BP 1132347 B1 claims a method in which wastewater from nitroaromatic synthesis is firstly concentrated to close to or above the solubility of the nitrohydroxyaromatics and then subjected to a thermal degradation treatment which is preferably performed under conditions which are supercritical for water. Operation of this method requires conditions which are above the critical pressure and critical temperature of water. The critical pressure of water is 218.3 bar and the critical temperature of water is 374.1° C. (Handbook of Chemistry and Physics, R. C. Weast (editor). CRC Press, Boca Raton, 66th Edition, 1985, Page F-64, table 2). Operating wastewater treatment facilities under such conditions entails high costs.
 Any methods which use hydrogen peroxide as the oxidising agent are also associated with elevated costs. Divalent iron is here usually used as the catalyst under acidic conditions. This method is known as Fenton oxidation. The efficacy of this method in eliminating nitroaromatics has been demonstrated (for example E. Chamarro, A. Marco, S. Esplugas (2001): Use of Fenton reagent to improve organic chemical biodegradability. Water Research 35 (4), pages 1047-1051, or EP 22525 B1 or EP 360989 B1). In comparison with the above-stated methods, this method has the advantage that it can be operated without application of pressure and at ambient temperature. However, the oxidising agent hydrogen peroxide which is used generates high costs, which are higher, the higher is the content of nitroaromatics or nitrohydroxyaromatics in the wastewater. In addition, the method is characterised by elevated consumption of catalytically active iron, resulting in the formation of considerable quantities of sludge, the disposal of which generates additional costs. Methods which use hydrogen peroxide as the oxidising agent are therefore unsuitable for relatively severely contaminated wastewater, as arises for example in the production of nitroaromatics or in the production of nitrohydroxyaromatics.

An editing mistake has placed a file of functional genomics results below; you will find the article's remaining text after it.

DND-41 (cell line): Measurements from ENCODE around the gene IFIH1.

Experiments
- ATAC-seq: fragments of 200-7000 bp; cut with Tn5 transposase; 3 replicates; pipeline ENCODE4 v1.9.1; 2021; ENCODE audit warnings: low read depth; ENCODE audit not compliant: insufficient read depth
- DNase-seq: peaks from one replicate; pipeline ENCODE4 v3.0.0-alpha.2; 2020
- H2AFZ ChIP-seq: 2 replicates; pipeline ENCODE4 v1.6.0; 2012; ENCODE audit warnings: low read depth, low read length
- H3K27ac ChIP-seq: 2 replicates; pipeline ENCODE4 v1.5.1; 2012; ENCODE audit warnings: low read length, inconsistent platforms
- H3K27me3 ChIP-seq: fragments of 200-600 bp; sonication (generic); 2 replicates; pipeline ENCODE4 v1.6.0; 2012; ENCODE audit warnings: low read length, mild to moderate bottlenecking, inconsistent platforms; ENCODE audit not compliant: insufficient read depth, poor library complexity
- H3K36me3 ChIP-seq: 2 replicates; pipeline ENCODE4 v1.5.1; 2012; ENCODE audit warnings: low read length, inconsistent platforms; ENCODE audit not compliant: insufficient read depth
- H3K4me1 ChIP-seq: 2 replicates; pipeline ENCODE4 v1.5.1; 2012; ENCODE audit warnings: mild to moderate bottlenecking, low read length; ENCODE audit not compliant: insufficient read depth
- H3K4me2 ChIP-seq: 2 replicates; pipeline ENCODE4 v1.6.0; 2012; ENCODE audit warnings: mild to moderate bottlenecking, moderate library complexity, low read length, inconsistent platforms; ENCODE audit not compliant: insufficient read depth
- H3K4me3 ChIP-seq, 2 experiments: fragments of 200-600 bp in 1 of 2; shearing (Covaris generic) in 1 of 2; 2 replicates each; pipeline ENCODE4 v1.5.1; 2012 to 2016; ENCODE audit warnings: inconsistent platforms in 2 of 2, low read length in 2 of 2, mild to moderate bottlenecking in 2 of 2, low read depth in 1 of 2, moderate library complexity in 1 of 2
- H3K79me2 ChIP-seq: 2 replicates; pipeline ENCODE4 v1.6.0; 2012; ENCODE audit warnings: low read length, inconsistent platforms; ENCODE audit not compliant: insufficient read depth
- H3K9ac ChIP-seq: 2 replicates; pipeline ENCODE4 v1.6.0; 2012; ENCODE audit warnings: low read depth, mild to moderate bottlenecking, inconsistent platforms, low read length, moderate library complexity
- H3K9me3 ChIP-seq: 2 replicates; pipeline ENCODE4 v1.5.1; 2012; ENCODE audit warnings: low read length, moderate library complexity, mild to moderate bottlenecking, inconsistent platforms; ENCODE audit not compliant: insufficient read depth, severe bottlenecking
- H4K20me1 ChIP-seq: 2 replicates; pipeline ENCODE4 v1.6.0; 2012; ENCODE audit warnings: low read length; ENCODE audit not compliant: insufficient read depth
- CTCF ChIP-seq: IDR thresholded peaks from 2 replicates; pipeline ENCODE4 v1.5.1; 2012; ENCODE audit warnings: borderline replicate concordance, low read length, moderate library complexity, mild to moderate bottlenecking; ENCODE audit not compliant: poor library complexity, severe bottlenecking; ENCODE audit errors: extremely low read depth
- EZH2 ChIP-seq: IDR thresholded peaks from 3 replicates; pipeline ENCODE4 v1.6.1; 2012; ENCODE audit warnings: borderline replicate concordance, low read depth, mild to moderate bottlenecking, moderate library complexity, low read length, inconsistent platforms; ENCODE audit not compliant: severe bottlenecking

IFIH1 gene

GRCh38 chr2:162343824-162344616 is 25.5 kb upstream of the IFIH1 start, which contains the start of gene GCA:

DE 3316265 C2 claims a method for the wet oxidation of organic substances in contaminated wastewater by treatment with oxygen at elevated temperatures and pressures in the presence of a redox system, such as iron ions and with the simultaneous presence of co-catalysts such as benzoquinone, naphthoquinone or p-aminophenol. Wet oxidation is performed in an acidic environment at pH=1-4, temperatures of 50-200° C. and pressures of 1 to 60 bar.
Example 17 of this document describes that the co-catalysts required for oxidation may. also be obtained by alkaline treatment of lignite, providing that the lignite also remains in the reaction mixture during the oxidation step. Example 18 describes the identical procedure for hard coal.
 This document moreover teaches adding a reducing agent, such as for example hydrazine, sulfur dioxide, sodium sulfide or iron chips, to wastewater which contains substances with an oxidising action, such as for example nitroaromatics, in order to convert the nitroaromatics which are mentioned by way of example into amines. This reduction must proceed in an upstream method step, as may inter alia be inferred from Example 16 of the document, in which sodium sulfide is used as the reducing agent. In said case, a wastewater, as arises during nitrostilbene acid synthesis, is adjusted with sodium hydroxide solution to p11=12, combined with 2 g/L of sodium sulfide and maintained at 140° C. in the absence of oxygen for 30 minutes. The wastewater is then oxidised at 180° C., an oxygen partial pressure of 5 bar, pH=2 and in the presence of iron(H) sulfate. Such treatment for 90 minutes reduced the DOG (Dissolved Organic Carbon) value by approx. 80%.
 However, use of the reducing agents recommended in DE 3316265 C2 is disadvantageous, since they are costly (hydrazine, sulfides, sulfites) and/or contaminate the wastewater with an additional salt load (sulfates, metal ions). Nevertheless, this method docs have some merits over the prior art since it is capable of degrading organic compounds in wastewater at low pressures and temperatures.
 The object of the invention was therefore to provide an operationally reliable, simple and inexpensive method for treating wastewater containing nitroaromatics and nitrohydroxyaromatics, which is distinguished by economically favourable operating conditions and which ensures that the treated wastewater can be discharged to a biological effluent treatment plant.